The Court of Appeal has held that a member of an LLP will not be a "worker" for the purposes of employment protection legislation provided that, had the LLP been formed as a general partnership, the individual would have been a partner of that partnership.  It also found that she had sufficiently close links with the UK to bring a discrimination claim here, despite working principally overseas.

Bates van Winkelhof v Clyde & Co & Anor

The Claimant, B, was an equity partner at Clyde & Co (C&C), having joined them following C&C's acquisition of another law firm, Shadbolts.  She was seconded to a Tanzanian law firm, by whom she was employed.  She worked principally in Tanzania, although she spent a significant amount of time working in London.  It was originally contemplated that she would visit the UK about 6 times per year for approximately 2 weeks on each occasion, and in fact she spent 78 days working in the London office during the first 11 months of 2010.

Her partnership terms were governed by an LLP deed which was subject to English law, under which she was entitled to receive a fixed annual share of the profits of C&C's business, a fixed income attributed to her employment with the Tanzanian law firm, as well as a share of the profits from C&C's interest in a joint venture with the Tanzanian law firm.

B was expelled from the C&C partnership.  She claimed she had suffered a detriment as a worker because she had made a protected disclosure under the Employment Rights Act 1996 ("ERA"), and that her expulsion amounted to unlawful sex discrimination under the Equality Act 2000 ("EqA").

A pre hearing review was listed to consider two preliminary issues:

  1. The worker point: whether B was a "worker", and therefore entitled to pursue her whistleblowing claim.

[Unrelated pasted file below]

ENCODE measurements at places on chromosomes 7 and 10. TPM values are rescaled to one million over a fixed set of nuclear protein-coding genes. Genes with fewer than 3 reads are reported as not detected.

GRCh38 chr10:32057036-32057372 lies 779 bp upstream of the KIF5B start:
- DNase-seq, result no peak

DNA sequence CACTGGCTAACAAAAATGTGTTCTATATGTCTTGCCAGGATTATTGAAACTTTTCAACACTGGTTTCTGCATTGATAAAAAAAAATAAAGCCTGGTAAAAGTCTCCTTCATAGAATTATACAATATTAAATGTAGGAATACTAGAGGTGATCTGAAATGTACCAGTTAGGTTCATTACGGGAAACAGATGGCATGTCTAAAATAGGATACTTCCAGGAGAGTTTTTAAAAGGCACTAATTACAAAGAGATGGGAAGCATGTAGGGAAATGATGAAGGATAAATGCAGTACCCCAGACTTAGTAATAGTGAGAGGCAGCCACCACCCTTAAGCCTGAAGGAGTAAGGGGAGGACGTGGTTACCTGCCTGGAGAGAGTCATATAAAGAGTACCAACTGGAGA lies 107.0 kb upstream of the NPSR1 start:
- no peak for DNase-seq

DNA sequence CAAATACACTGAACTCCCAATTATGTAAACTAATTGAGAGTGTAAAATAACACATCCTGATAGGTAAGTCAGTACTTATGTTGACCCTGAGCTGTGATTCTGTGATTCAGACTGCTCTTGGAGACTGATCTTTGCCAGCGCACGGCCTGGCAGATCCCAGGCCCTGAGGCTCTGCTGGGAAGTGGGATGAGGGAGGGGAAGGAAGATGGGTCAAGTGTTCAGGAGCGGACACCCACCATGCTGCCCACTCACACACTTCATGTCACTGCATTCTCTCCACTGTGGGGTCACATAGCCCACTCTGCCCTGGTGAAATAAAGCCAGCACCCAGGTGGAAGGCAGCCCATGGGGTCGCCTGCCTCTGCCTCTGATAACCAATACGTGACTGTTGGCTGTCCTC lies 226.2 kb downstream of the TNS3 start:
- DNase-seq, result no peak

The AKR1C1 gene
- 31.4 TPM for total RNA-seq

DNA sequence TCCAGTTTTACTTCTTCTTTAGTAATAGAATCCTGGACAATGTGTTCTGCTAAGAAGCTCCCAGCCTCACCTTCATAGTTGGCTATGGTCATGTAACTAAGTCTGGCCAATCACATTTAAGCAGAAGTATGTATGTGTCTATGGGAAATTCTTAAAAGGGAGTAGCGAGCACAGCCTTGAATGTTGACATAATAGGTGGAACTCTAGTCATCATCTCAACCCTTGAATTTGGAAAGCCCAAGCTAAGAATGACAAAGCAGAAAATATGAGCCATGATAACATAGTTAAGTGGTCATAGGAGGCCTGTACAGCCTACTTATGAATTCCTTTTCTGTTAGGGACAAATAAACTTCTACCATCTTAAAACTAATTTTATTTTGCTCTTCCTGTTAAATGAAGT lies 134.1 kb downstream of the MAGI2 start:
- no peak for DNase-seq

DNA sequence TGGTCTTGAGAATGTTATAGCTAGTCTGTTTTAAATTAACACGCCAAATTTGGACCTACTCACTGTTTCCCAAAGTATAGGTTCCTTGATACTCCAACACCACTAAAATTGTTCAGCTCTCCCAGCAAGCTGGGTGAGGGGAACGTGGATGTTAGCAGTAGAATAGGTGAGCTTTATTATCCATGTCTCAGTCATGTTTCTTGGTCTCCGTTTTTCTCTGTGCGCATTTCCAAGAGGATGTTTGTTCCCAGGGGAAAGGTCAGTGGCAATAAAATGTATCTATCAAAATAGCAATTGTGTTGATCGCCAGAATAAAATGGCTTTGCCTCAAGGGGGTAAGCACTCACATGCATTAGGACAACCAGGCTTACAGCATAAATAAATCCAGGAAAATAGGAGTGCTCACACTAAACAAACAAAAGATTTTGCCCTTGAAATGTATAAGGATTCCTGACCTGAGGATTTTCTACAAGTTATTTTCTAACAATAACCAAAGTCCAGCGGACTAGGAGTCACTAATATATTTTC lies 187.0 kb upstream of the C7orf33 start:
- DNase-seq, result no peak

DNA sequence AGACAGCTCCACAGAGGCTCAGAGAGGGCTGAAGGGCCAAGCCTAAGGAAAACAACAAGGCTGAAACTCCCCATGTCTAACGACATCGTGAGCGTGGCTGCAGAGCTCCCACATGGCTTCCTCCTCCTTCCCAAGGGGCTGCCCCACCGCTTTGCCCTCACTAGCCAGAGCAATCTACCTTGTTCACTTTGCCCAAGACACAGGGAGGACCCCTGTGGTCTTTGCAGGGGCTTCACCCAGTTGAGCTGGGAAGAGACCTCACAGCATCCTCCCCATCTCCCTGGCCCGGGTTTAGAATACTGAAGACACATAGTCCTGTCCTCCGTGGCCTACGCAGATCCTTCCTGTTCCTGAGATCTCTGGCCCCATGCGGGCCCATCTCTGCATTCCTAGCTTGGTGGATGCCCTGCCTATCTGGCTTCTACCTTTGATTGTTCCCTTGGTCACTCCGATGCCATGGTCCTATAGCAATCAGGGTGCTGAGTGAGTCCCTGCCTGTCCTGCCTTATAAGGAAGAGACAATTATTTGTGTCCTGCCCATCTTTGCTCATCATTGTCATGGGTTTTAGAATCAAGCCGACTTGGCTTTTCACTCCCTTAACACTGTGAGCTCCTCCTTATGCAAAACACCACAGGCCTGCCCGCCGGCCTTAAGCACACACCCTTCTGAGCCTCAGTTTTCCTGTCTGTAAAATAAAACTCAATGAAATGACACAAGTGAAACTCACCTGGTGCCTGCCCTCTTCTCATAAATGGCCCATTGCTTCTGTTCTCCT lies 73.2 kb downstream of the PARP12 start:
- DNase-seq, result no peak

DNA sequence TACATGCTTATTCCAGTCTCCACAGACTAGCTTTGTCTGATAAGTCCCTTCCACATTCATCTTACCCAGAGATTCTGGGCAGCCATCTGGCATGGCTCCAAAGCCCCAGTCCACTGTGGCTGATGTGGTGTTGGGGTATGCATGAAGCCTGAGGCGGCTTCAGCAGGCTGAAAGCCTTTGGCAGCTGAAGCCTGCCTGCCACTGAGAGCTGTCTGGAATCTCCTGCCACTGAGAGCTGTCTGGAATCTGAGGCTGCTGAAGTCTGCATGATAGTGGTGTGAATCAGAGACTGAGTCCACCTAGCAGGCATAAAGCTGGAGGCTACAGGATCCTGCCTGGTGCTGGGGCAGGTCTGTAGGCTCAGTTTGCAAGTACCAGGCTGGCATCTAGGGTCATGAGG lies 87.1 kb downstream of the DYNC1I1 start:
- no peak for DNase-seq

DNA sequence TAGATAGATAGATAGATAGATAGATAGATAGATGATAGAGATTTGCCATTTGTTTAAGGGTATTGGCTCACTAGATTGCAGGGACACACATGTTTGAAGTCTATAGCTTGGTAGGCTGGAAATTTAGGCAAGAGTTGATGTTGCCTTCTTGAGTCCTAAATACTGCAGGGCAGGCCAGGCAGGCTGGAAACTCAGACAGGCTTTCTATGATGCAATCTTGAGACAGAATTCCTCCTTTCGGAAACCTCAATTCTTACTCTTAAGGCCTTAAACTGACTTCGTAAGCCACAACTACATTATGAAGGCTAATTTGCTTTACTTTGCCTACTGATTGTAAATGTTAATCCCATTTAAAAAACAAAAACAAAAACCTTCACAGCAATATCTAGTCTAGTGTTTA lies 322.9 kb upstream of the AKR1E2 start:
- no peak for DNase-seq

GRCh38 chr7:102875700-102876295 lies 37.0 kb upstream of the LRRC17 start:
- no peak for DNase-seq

2. The territorial jurisdiction point: whether the Employment Tribunal had jurisdiction to hear B's claims, bearing in mind that she worked primarily in Tanzania.

At a pre-hearing review, the Tribunal found that B was not a worker but that it did have jurisdiction to hear B's discrimination claim, due to her strong connections with GB.  On appeal, the EAT overturned the Tribunal's decision on the worker point, but upheld its decision on the territorial jurisdiction point.  Both points were then appealed to the Court of Appeal

The Court of Appeal decision

The worker point

The Court of Appeal concluded that B was not a worker.  Unlike in the lower courts, where the decisions turned on the definition of "worker" in section 230(3) of the Employment Rights Act 1996, the Court of Appeal based its decision on section 4(4) of the Limited Liability Partnership Act 2000 ("LLPA"), which states that:

"a member of a limited liability partnership shall not be regarded for any purpose as employed by the limited liability partnership unless, if he and the other members were partners in a partnership, he would be regarded for that purpose as employed by the partnership."

The Court of Appeal held that the intention behind this section was that rights should neither be gained nor lost when partners in an unincorporated partnership are transformed into members of an LLP.  It was already well established that partners cannot be employees.  The Court of Appeal also decided that partners in an unincorporated partnership cannot be workers, since (a) a partnership does not have a separate legal entity and a partner could not be both workman and employer; and (b) the degree of subordination required for a "worker" relationship is not present in a partnership.  Therefore, if B would have been a partner, had C&C been an unincorporated partnership, she could be neither an employee or a worker.